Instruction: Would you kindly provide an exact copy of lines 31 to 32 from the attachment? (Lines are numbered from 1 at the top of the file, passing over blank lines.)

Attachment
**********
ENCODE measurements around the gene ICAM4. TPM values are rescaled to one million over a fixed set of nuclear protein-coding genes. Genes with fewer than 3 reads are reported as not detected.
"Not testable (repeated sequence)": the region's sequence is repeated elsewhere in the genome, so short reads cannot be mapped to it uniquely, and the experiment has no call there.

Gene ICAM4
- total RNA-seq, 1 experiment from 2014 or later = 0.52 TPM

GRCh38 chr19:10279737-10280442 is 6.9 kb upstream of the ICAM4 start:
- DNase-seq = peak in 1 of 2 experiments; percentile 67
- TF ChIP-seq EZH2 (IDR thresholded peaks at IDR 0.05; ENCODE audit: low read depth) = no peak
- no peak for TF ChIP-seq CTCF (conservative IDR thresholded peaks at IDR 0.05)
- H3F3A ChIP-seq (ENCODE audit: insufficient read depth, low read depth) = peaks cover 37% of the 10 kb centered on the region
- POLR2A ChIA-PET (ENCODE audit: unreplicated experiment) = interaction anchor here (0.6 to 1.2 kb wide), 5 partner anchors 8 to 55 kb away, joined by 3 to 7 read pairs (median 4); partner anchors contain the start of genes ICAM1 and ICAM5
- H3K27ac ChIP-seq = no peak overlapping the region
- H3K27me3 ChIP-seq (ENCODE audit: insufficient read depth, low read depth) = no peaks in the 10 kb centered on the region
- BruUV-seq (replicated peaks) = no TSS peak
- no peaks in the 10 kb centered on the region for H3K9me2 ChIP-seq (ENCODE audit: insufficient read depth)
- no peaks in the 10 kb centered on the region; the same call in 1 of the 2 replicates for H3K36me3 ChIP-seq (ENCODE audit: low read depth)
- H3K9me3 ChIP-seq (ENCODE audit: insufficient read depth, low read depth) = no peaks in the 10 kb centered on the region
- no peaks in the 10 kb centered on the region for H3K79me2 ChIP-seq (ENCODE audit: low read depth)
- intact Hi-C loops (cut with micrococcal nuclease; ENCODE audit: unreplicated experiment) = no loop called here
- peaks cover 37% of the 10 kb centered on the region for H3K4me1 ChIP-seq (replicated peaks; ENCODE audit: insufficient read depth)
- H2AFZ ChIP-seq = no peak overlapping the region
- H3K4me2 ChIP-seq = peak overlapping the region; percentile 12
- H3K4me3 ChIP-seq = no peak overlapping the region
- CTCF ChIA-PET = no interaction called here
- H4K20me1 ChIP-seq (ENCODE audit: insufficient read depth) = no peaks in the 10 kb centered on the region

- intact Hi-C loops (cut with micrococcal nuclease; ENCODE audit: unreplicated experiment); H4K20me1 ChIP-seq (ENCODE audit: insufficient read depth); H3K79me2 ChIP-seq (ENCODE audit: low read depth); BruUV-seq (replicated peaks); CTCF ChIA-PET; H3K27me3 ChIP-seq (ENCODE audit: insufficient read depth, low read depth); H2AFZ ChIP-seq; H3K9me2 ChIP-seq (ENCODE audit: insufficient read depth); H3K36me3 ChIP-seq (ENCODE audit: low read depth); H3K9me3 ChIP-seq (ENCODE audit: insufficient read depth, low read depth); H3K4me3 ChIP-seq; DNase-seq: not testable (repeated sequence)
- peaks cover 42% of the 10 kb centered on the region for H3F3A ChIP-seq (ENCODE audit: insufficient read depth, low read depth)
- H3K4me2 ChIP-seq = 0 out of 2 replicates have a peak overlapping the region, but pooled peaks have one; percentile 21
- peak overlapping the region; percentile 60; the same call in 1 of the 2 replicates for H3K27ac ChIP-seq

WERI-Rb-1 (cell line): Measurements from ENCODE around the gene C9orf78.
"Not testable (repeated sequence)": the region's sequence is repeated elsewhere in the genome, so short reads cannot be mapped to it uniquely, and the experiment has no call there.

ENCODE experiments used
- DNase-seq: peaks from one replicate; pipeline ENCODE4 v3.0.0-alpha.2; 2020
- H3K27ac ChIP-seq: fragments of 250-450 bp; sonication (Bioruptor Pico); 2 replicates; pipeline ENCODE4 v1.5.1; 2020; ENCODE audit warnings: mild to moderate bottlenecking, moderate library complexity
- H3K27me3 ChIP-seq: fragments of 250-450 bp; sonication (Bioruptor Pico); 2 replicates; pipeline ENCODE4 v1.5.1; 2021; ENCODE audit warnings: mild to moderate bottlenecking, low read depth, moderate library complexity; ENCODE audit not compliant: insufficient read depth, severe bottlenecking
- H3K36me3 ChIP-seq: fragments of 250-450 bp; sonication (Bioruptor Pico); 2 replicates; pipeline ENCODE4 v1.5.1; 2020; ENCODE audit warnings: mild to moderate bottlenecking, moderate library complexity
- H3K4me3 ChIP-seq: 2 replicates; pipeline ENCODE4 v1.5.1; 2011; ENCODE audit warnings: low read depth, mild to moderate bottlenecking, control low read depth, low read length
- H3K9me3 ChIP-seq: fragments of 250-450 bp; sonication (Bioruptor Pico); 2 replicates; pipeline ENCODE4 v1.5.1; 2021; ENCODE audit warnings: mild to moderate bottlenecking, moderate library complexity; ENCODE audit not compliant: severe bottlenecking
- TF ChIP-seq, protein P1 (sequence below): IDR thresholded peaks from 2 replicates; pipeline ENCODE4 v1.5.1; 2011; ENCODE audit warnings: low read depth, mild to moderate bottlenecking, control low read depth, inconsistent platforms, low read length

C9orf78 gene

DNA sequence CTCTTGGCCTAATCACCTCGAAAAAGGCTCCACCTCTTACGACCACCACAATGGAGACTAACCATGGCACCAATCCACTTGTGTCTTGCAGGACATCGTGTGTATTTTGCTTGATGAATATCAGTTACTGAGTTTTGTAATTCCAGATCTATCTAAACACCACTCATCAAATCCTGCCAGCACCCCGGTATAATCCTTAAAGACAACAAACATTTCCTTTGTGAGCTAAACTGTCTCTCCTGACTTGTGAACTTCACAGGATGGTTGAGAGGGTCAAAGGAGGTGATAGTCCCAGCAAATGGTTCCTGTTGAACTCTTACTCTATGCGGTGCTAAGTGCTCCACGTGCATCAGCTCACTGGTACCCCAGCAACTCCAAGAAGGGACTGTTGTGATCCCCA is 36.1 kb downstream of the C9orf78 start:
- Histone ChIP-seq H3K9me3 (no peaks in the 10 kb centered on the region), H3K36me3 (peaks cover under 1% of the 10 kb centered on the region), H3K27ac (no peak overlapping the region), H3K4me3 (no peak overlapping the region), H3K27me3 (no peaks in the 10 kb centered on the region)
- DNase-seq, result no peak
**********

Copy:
ENCODE experiments used
- DNase-seq: peaks from one replicate; pipeline ENCODE4 v3.0.0-alpha.2; 2020